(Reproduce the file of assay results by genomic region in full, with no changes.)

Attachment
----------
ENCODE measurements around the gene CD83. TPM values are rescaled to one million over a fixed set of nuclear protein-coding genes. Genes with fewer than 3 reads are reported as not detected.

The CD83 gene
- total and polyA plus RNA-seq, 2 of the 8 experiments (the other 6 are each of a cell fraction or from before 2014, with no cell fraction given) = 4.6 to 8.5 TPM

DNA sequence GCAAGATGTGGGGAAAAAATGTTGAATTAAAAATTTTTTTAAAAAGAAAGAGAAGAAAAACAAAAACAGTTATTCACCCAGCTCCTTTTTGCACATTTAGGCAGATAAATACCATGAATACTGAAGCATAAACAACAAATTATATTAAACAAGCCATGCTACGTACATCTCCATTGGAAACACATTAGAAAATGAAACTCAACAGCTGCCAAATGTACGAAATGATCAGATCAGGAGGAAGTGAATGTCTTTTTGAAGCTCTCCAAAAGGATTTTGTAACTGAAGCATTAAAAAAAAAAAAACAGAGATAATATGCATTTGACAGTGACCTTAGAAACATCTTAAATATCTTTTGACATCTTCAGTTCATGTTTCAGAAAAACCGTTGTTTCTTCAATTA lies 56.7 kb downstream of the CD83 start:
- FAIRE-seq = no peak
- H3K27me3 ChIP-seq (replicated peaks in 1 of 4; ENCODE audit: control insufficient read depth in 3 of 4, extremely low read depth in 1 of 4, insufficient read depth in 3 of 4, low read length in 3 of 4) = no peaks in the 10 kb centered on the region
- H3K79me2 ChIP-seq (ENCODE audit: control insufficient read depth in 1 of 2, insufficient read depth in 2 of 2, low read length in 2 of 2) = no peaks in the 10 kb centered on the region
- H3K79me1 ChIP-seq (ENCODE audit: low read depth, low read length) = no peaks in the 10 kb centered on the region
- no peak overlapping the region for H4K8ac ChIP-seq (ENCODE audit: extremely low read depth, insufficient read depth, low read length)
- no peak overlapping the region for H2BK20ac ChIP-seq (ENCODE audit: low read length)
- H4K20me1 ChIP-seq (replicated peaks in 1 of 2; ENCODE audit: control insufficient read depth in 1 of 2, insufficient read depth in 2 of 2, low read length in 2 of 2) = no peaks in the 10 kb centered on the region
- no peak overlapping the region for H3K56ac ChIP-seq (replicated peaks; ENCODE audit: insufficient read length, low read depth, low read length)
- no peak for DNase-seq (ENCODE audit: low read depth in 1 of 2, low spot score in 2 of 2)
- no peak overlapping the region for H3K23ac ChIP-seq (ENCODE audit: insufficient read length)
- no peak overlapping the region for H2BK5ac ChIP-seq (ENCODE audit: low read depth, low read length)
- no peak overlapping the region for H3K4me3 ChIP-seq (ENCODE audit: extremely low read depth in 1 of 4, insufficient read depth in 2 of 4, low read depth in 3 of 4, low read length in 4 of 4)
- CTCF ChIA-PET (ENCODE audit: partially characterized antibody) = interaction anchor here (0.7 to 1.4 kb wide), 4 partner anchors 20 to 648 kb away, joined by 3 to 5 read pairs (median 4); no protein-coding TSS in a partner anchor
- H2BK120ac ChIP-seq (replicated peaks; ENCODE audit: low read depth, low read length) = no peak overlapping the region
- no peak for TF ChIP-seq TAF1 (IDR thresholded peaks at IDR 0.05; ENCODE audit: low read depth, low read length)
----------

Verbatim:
ENCODE measurements around the gene CD83. TPM values are rescaled to one million over a fixed set of nuclear protein-coding genes. Genes with fewer than 3 reads are reported as not detected.

The CD83 gene
- total and polyA plus RNA-seq, 2 of the 8 experiments (the other 6 are each of a cell fraction or from before 2014, with no cell fraction given) = 4.6 to 8.5 TPM

DNA sequence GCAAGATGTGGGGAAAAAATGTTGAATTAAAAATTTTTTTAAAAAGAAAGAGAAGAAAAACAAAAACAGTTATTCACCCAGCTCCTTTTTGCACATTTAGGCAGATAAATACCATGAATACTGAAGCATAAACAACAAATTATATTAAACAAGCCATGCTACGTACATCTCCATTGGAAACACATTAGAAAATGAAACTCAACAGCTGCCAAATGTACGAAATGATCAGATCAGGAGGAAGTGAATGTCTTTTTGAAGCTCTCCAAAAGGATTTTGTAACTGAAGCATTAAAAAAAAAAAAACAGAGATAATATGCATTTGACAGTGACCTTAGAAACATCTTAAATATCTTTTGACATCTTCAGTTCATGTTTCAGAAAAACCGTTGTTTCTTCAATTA lies 56.7 kb downstream of the CD83 start:
- FAIRE-seq = no peak
- H3K27me3 ChIP-seq (replicated peaks in 1 of 4; ENCODE audit: control insufficient read depth in 3 of 4, extremely low read depth in 1 of 4, insufficient read depth in 3 of 4, low read length in 3 of 4) = no peaks in the 10 kb centered on the region
- H3K79me2 ChIP-seq (ENCODE audit: control insufficient read depth in 1 of 2, insufficient read depth in 2 of 2, low read length in 2 of 2) = no peaks in the 10 kb centered on the region
- H3K79me1 ChIP-seq (ENCODE audit: low read depth, low read length) = no peaks in the 10 kb centered on the region
- no peak overlapping the region for H4K8ac ChIP-seq (ENCODE audit: extremely low read depth, insufficient read depth, low read length)
- no peak overlapping the region for H2BK20ac ChIP-seq (ENCODE audit: low read length)
- H4K20me1 ChIP-seq (replicated peaks in 1 of 2; ENCODE audit: control insufficient read depth in 1 of 2, insufficient read depth in 2 of 2, low read length in 2 of 2) = no peaks in the 10 kb centered on the region
- no peak overlapping the region for H3K56ac ChIP-seq (replicated peaks; ENCODE audit: insufficient read length, low read depth, low read length)
- no peak for DNase-seq (ENCODE audit: low read depth in 1 of 2, low spot score in 2 of 2)
- no peak overlapping the region for H3K23ac ChIP-seq (ENCODE audit: insufficient read length)
- no peak overlapping the region for H2BK5ac ChIP-seq (ENCODE audit: low read depth, low read length)
- no peak overlapping the region for H3K4me3 ChIP-seq (ENCODE audit: extremely low read depth in 1 of 4, insufficient read depth in 2 of 4, low read depth in 3 of 4, low read length in 4 of 4)
- CTCF ChIA-PET (ENCODE audit: partially characterized antibody) = interaction anchor here (0.7 to 1.4 kb wide), 4 partner anchors 20 to 648 kb away, joined by 3 to 5 read pairs (median 4); no protein-coding TSS in a partner anchor
- H2BK120ac ChIP-seq (replicated peaks; ENCODE audit: low read depth, low read length) = no peak overlapping the region
- no peak for TF ChIP-seq TAF1 (IDR thresholded peaks at IDR 0.05; ENCODE audit: low read depth, low read length)